Wisdom is the right use of knowledge. To know is not to be wise. Many men know a great deal, and are all the greater fools for it. There is no fool so great a fool as a knowing fool. But to know how to use knowledge is to have wisdom.
In my previous article, Knowledge 2.0, I discussed the difference between knowledge (facts) and wisdom (applying the facts). In that article, I used a tomato as the catalyst to develop and express my point.
For part 2, I feel the need to pull off the gloves and confront a specific example that plague too many in our community.
Years ago I was speaking with a woman who was having a very tough time. The family dynamic was just her and her mother. When this person was a teenager her mother got very sick. During this time, this woman was desperate for support. Unfortunately, she received anything but support from her peers. Her friends and classmates said things like “G-d makes people suffer as a wake up call to do teshuva”, “If G-d tests you it means you can pass the test” and “We see from the story of Dina bas Yaakov that if harm comes your way, it means you did something wrong”.
This led this woman to have a real struggle. First of all, she felt that she was getting blamed for her mother’s illness. Second, it meant that no one was offering her sympathy. Third, people were using her religion against her. They were then building a wall by saying things like “That’s what the Torah teaches us, who are you to argue with the Torah? Do you not believe in the Torah?”
This is a common example of knowledge without wisdom. It then inevitably gets followed by arrogance to cover up the fact that the knowledge is being shared minus any wisdom.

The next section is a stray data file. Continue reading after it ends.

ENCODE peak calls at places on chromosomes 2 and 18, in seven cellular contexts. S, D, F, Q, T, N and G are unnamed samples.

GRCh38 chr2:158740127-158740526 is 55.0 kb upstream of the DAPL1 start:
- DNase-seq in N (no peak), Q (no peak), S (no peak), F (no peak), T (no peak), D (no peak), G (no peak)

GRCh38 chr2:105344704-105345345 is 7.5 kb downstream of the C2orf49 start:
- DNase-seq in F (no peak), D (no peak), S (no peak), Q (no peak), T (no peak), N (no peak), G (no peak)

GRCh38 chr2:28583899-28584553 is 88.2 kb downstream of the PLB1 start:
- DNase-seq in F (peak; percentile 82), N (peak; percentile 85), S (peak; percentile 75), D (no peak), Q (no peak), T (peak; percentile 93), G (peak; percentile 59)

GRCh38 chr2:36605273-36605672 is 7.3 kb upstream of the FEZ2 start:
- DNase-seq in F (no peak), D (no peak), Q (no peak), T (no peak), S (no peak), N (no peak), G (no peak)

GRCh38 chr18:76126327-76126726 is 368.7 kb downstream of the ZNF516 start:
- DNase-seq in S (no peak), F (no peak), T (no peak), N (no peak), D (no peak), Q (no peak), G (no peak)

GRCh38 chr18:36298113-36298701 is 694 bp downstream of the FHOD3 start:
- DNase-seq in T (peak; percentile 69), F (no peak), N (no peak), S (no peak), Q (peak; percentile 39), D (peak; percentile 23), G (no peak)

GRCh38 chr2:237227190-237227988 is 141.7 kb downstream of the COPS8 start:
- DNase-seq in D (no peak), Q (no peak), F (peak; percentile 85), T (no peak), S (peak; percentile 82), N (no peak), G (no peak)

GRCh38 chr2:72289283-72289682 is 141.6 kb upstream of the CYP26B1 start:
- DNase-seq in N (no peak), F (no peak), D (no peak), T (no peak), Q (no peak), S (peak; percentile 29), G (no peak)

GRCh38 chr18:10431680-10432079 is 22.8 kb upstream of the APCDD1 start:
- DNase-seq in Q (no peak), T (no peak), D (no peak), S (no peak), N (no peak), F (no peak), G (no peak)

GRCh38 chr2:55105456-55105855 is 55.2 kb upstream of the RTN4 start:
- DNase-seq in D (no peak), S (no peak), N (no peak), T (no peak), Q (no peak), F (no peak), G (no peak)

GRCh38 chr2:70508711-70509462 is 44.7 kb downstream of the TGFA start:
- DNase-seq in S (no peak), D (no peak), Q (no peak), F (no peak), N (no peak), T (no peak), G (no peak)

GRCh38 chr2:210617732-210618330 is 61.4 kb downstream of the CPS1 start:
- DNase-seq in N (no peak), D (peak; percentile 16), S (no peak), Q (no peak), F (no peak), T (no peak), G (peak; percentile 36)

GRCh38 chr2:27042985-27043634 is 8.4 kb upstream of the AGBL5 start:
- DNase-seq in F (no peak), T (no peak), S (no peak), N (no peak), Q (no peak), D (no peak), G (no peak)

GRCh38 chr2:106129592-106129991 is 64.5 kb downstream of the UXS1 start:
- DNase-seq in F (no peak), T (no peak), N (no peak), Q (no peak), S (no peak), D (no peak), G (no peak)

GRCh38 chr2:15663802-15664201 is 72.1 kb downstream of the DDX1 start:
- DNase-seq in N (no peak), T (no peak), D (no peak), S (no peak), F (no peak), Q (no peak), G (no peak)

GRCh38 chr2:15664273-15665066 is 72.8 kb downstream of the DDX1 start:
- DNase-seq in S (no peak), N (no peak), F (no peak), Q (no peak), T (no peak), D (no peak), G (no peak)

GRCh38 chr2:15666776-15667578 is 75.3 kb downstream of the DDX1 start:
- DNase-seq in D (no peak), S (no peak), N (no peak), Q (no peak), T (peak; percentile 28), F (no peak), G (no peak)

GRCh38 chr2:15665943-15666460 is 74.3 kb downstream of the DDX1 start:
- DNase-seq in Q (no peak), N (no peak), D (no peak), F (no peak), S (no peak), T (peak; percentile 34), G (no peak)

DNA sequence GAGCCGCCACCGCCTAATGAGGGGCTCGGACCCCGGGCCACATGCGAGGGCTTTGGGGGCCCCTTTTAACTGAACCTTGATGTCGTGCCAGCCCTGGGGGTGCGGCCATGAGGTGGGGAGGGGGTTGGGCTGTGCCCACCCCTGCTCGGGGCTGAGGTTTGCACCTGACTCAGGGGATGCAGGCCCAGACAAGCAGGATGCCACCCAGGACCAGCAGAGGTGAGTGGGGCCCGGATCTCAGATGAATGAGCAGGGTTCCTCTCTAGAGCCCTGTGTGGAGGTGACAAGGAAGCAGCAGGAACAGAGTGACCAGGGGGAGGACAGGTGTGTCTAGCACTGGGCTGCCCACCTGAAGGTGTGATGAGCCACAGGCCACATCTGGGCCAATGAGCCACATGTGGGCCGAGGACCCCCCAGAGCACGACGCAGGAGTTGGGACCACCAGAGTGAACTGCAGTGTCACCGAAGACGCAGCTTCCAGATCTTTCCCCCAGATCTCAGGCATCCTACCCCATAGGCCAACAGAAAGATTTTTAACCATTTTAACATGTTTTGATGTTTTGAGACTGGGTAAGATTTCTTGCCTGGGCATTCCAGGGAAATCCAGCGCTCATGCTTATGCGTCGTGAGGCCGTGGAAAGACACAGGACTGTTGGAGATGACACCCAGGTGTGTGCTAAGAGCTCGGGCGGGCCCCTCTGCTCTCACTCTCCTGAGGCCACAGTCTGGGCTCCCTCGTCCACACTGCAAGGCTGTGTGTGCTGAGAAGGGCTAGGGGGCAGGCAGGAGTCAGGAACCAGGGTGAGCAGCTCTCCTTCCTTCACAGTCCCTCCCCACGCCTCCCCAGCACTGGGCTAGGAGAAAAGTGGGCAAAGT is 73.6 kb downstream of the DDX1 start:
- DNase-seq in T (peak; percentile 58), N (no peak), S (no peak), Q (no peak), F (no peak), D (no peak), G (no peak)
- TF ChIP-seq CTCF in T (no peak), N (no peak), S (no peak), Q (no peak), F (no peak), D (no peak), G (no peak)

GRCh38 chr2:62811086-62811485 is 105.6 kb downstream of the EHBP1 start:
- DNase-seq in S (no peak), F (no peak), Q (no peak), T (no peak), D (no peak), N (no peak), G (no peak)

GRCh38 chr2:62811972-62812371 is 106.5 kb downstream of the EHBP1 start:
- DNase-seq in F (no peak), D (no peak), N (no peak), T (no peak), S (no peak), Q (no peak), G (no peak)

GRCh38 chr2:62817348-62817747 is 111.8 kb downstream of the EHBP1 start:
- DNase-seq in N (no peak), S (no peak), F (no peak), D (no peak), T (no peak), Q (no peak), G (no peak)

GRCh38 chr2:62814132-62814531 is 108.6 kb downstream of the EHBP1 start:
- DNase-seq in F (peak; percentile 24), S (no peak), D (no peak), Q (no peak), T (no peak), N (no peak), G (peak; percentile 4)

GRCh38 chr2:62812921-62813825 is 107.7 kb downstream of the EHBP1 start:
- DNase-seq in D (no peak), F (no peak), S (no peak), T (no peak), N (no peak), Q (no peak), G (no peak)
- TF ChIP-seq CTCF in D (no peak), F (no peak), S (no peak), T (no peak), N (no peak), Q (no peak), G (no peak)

So what did I do?
This was a woman who very much wanted to be strong in her frumkeit. But this was a real struggle now. How could I connect with her, when all she saw was the aforementioned wall?
I decided to take out some sforim and learn with her.
I showed this woman that there are other Rabbis who say other things about suffering. R’ Ahron Kutler zt”l writes about how suffering is like a hug from G-d. It isn’t always a tool to get someone to do better, sometimes suffering is needed for other reasons, for loving reasons. R’ Kutler then brought gemarras (one about R’ Akiva) to prove his point.
We then saw a piece from R’ Tzaddok HaCohen (אות מ"ג click here to see screenshot of the sefer) where he writes in Tzidkas HaTzaddik that not every test is made to be passed. Sometimes we are put into a position which we will fail, just to see how we handle the failure. (He then says that at the time of the test, one can never apply this, as it will lead to sin. This can only be applied afterwards).
Now this woman has multiple pieces of knowledge, and the wisdom to know which applied in her case and which did not. Sadly, her friends lacked the wisdom, and nearly broke her more than she was already broken.
Unfortunately, the above story is not an isolated incident. It happens all too often with victims of abuse. People without wisdom say eerily similar statements to victims. They then follow it up by claiming that any challenges to these statements are blasphemous.
One should never say words of rebuke at a time when one needs to hear words of sympathy and support.
When a person is in the midst of a huge struggle in their life, if they can’t handle your Torah based criticism, NEVER EVER “double-down” insisting that “The Torah is right”.
Here is a general rule that one should follow. When someone is struggling, whatever that struggle may be, ask yourself if your words will help build them. If the answer isn’t a definitive yes, probably best that you not say it.
Yisroel Picker is a Social Worker who lives in Jerusalem. He has a private practice which specializes in working with people of all ages helping them understand their own thought processes, enabling them to improve their level of functioning, awareness, social skills and more. He also lectures on the topics of communication and child safety.
You can email Yisroel at firstname.lastname@example.org
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